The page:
Wednesday, September 28, 2011

Water for Elephants Redux (copy)

Do you ever return to a book for a second or third reading? My husband returns to the Charles Portis’ well every year when he rereads Gringos.

I recently reread Water for Elephants by Sara Gruen for the Reading Round Table sponsored by Sycamore Bank. The experience is comparable to watching a movie for the second or third time. You catch things that you missed in the first viewing like you miss in the book.

Unlike re-watching a movie, I forget so much in a book. For instance, I read Gruen’s book back in May of 2007 and completely forgot characters and plot. How in the world did I suggest it to anyone to read with my faulty memory? I am sure it was lame, something like, “It’s a good book.”

The prologue starts with a flashback from Jacob Jankowski. He remembers a turning point in his life as it unfolds over 60 years ago. In the memory the character August is killed. In my first reading I knew Rosie killed August, but in the second reading I was sure it was Marlena. Why such a discrepancy?

In the first reading I focused on the “redlighting” of roustabouts. To redlight a person is to throw them from a moving train. It can be certain death if the subject is thrown while the train travels over a trestle. I remember two episodes in the book where our hero, Jacob, is threatened with the custom by physically being dangled out the train’s car door. In the rereading, it only occurs once. Where did this extra episode in my head originate?

What happens to your brain when they make a movie and now all you see are the actors as you read? I habitually substitute actors for characters as I read. In Janet Evanovich’s Stephanie Plum series, I picture Sandra Bullock although she has outgrown the part. If a book features a little person, I see character actor Billy Barty. Morgan Freeman looms large in my reading, too.

It shakes my brain up to see someone placed in the part that is against character. Throughout Gruen’s book brunette Marlena is constantly moving one hand up to cover her mouth. Readers can guess she is either embarrassed about her teeth or afraid of what she might say. Reese Witherspoon is neither brunette, snaggletooth nor afraid to speak; thus, wrong for the part.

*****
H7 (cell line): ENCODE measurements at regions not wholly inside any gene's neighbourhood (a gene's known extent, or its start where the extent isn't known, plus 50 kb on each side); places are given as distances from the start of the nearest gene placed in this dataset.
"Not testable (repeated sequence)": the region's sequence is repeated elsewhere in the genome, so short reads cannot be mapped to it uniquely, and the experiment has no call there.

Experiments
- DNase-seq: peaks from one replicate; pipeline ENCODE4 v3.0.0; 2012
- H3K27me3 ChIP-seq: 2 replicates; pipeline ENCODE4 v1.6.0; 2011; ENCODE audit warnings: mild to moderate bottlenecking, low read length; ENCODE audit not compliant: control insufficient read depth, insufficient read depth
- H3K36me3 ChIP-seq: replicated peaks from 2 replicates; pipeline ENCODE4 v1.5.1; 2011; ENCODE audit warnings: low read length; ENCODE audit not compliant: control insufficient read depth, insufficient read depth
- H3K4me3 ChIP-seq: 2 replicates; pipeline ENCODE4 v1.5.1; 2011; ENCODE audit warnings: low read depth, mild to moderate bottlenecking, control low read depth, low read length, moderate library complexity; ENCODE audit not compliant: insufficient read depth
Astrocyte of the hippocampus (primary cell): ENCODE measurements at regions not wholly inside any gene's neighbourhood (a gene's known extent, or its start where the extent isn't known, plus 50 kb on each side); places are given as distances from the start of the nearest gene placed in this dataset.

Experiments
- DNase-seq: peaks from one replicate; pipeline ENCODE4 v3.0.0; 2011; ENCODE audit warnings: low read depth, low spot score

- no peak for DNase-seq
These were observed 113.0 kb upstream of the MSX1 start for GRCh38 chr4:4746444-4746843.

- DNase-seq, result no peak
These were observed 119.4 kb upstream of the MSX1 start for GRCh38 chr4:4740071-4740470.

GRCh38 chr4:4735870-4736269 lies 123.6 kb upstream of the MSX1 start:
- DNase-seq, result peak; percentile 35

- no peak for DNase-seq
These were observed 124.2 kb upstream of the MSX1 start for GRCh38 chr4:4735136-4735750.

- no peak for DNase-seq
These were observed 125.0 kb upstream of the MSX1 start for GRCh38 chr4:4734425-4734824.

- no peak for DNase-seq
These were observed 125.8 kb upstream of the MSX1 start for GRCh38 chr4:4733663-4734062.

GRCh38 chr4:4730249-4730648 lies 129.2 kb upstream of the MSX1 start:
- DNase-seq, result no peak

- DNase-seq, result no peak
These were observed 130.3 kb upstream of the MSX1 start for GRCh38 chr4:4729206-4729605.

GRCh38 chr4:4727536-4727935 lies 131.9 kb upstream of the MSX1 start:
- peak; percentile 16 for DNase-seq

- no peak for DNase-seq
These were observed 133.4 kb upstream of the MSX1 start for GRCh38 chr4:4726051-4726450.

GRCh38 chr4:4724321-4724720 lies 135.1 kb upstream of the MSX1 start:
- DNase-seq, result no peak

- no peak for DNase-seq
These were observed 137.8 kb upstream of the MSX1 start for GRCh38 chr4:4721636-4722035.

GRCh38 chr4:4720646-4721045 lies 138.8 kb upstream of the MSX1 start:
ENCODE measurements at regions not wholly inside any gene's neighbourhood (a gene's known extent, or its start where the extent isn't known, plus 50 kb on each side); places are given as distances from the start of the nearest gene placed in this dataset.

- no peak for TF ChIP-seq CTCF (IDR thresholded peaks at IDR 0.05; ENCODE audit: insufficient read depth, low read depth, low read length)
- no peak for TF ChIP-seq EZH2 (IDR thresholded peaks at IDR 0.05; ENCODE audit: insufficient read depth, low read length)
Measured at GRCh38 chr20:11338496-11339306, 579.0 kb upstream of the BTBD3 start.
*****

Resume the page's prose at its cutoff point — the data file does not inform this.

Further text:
Ask me about the book and for the next few weeks and I will have lots to say before I drift back into, “It’s a good book.”


sage said...

Great book that I reviewed a few years ago. And I will never again drink the lemonade at a circus

Bookfool said...

I just reread Simon Van Booy's Everything Beautiful Began After. I just read it in July and I couldn't believe how many things I'd forgotten, already! One was a pretty major plot point. I'm shocked at my pitiful memory.

I haven't read Water for Elephants and probably never will. It's one of the last books my mother read before her death and she hated it. Somehow, that's convinced me I can't touch it. I hope I'm not missing anything spectacular. Your review actually has made me think twice.

maggie moran said...

Hahahaha! Sage - stay away from the lemonade! ;D

Well, Bookfool, there is some sexual goings on close to the beginning that made me think, "is this necessary?" Is the author just trying to provoke readers? I now agree that it is b/c when I think circus I think seedy. We had a mixed group and the negatives blamed the sex and language. I think foul mouthed peeps can also be found in a carnaval atmosphere. One of the ladies told our presenter that she should not read such trash. :D Our presenter is 22yo and LOVES the book.

One last thing...One of the ladies tried to bring the sex up in the discussion calling it the elephant in the room. I took the bait, but no one joined me. :D

Italia said...

Water for Elephants, a fictional work by Sara Gruen is a compelling circus story of love, honesty, and struggles. Throughout the novel, the book switches from twenty-one year old Jacob's point of view to present day ninety year old (or ninety-three, he does not keep track anymore) Jacob. Jacob had everything he ever dreamed of and was well on his way to completing his Ivy League education to become a veterinarian, just like his father.